I have told this story before, but will tell it again. Back in 1998 I was vacationing in California’s historic gold country region. We had a very knowledgeable docent taking us through the remnants of a once vibrant mining town. This earnest and eager to share history buff told us that not many people realized that the great California gold rush (miner, 49er …) pulled far more cash out of New York’s bankers and speculators than it did gold out of the ground. I commented to my fellow travelers that nothing was new as we were seeing the same thing happen with the dot-com boom which was then under way in my humble home region, Silicon Valley. People laughed me off at the time … but we all know how that ended :(.

  • avatar
    Wulv

    Ken:
    I was actually thinking of Eclipse the other day while reading a Tesla article, many parallels.
    At least the money down for Tesla is real, not like the Dayjet order thing, at least I hope it is and they didn’t prop up their numbers in the same way.

  • avatar
    jkross22

    If they’re losing 40k per car at the current price, why don’t they bump the price up by 50k and make a few bucks per car?

    Call it the price/reward/punishment of being an early adopter.

  • avatar
    Bozoer Rebbe

    This earnest and eager to share history buff told us that not many people realized that the great California gold rush (miner, 49er …) pulled far more cash out of New York’s bankers and speculators than it did gold out of the ground.

    And even fewer people realize that the copper mined from Michigan’s upper peninsula in the late 19th and early 20th centuries was worth more than all the gold dug out of California. Most of the money from all that copper went to investors in the east. William A. Paine, of Paine Webber & Co. managed the Copper Range Company, and there’s a 19th century Paine Webber office on main street in Calumet.

    There are all sorts of financial connections in the industrial history of America that get short shrift in history books more eager to tell us about all the sins of white males (they’re already putting sections on Obama into social studies texts even before the elections) than in teaching actual history.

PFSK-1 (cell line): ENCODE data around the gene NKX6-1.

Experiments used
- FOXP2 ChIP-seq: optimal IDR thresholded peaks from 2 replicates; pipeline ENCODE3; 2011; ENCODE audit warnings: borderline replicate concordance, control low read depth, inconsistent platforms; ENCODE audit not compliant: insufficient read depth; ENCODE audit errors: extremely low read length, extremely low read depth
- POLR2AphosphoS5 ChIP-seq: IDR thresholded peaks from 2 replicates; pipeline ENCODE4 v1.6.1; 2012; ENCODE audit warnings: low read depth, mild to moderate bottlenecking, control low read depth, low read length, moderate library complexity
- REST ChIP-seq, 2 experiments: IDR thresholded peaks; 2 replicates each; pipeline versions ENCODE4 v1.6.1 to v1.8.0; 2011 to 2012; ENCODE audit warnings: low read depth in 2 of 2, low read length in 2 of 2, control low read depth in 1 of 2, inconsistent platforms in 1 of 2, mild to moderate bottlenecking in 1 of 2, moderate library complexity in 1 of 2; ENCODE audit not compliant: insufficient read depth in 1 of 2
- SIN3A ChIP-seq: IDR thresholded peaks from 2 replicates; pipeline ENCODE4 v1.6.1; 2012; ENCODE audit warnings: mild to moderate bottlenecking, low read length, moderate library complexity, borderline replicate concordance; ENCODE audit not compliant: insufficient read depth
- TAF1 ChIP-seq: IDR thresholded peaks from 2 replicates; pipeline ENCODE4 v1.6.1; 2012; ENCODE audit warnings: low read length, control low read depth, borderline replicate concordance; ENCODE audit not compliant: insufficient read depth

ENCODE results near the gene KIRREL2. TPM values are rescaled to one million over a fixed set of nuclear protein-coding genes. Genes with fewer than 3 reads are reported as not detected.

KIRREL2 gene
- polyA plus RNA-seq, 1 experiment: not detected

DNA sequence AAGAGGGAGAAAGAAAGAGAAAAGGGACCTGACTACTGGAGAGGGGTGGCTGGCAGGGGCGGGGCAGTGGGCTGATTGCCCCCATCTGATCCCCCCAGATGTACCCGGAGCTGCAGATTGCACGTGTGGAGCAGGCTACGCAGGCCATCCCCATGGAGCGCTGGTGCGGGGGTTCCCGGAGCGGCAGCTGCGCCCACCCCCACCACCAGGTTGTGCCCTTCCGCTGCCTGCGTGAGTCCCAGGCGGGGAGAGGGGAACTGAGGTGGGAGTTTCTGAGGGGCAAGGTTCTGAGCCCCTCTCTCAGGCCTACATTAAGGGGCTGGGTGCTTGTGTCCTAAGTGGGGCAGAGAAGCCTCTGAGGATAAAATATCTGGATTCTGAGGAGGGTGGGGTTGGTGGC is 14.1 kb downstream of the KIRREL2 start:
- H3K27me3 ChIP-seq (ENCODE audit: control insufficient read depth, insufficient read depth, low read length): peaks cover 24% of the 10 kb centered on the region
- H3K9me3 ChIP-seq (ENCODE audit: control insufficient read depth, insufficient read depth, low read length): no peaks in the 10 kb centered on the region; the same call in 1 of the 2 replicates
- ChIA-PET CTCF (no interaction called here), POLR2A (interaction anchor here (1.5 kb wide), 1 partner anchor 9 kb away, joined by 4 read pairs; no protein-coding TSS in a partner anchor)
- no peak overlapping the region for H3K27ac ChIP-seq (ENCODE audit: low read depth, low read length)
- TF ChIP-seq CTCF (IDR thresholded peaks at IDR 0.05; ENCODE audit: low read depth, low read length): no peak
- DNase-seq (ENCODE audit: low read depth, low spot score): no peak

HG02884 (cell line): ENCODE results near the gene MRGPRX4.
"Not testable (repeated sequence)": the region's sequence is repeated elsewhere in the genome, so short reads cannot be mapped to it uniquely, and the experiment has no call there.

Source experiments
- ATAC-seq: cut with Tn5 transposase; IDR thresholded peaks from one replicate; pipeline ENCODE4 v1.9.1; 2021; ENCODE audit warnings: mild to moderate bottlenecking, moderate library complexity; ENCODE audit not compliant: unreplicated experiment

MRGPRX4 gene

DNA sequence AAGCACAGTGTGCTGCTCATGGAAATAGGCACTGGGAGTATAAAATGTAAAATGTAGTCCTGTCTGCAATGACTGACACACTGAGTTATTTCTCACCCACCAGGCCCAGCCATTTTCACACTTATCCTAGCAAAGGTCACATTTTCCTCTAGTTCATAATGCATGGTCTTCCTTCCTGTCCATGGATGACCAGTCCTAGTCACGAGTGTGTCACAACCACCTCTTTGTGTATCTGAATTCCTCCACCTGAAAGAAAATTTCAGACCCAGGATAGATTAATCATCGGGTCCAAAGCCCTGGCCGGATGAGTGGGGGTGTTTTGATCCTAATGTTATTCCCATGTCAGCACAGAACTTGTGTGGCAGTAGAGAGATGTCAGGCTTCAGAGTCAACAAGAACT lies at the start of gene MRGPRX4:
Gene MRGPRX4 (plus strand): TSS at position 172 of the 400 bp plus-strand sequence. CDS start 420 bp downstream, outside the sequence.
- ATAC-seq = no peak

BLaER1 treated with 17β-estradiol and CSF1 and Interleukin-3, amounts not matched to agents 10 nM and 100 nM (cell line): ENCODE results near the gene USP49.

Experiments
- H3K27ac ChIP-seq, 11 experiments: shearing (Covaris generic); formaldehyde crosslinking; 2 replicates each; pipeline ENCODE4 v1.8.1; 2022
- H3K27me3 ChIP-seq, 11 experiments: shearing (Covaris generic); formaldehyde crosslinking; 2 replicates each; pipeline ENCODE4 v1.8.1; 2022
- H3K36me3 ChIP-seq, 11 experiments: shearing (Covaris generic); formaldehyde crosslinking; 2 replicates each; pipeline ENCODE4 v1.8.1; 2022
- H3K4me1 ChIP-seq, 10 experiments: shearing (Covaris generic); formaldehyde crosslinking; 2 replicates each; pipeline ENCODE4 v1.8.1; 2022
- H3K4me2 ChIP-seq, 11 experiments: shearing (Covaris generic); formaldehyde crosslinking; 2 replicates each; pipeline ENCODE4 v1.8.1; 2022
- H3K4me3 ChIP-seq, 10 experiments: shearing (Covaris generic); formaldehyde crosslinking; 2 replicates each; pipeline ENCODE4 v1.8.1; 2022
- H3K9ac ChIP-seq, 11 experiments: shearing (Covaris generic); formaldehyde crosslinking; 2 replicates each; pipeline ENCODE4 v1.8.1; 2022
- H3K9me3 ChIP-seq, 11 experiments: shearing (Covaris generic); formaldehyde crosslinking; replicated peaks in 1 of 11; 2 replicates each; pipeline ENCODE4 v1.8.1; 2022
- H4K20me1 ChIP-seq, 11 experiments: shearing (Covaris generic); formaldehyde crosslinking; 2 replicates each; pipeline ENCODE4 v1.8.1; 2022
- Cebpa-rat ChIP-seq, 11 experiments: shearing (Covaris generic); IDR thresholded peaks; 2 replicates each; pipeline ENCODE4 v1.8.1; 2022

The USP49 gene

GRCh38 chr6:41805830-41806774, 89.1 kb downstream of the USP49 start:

Thomas Edison? His first successful invention was a dedicated telegraph machine we know as a “stock ticker”. He was successful marketing his invention to the financial industry and subsequently had access to capital investors. If you have to pick an industry to service, the financial industry is not a bad choice if you hope to find future investors.

    Henry Ford? Before he started the first Ford car company that failed Henry was the chief operating engineer of the then young Detroit Edison Company. Ford was actually much more interested in power generation than in automobiles and you can see that interest in the collection of the Henry Ford Museum in Dearborn, which has replicas of James Watts’ first steam engine, the coal fired power plants from the dismantled Highland Park factory, and other generating systems. No doubt the financial connections Ford made while working for Edison helped in finding investors in his enterprises.

  • avatar
    njoneer

    @ Ken
    “Doesn’t look like Elon Musk really understood the complexities of bringing a road legal vehicle to fruition, and I’m not talking about any technology problems with an EV.”

    True!

    I laughed when he admitted on 60 Minutes that the roadster’s development cost was double what he expected. He only admitted to double, but it will easily cost five to ten times what he expected before Tesla turns a profit. If they survive that long.

    Sorry, Musk, the car industry is not like Silicon Valley where you get all you money back (and more) at the IPO.

  • avatar
    doug

    RTFA
    Seem to be some reading comprehension issues here.
    The BusinessWeek article didn’t say Tesla was losing $40K per Roadster, it said the Roadster was $40K over budget. Big difference. The Fortune article said Tesla had originally estimated the Roadster to cost $65K to build. So instead the Roadster is roughly being sold at cost, which is still unacceptable but nothing like losing $40K per. This is why the 2010 Roadster has a base price of $119K.

  • avatar
    cjdumm

    The California gold rush migh have been a financial shell game, but it could be worse. According to Jared Diamond, author of ‘Collapse’ and ‘Guns, Germs, and Steel’, the Idaho gold mining industry caused so much contamination that the value of all the gold it yielded wouldn’t pay for the cleanup.

    Such may be the financial fallout from the Tesla.

  • avatar
    fallout11

    The Bricklin analogy seems quite apt.
    Truly sad. Apparently basic economic, business, and engineering skill continue to be sorely lacking at Tesla. Continuous empty promises and fundamental gaffs do not inspire confidence (or investiture).

  • avatar

    after reading the articles, doug’s post seems accurate. are you going to revise your post, Mr. Farago? you can show tesla’s problems without distorting the numbers.

  • avatar

    optic:

    Yes. Done. Apologies to all involved for getting it wrong. Although I take NOTHING Musk says at face value.

  • avatar

    thanks for the correction, Robert. the article is still pretty devastating for Tesla.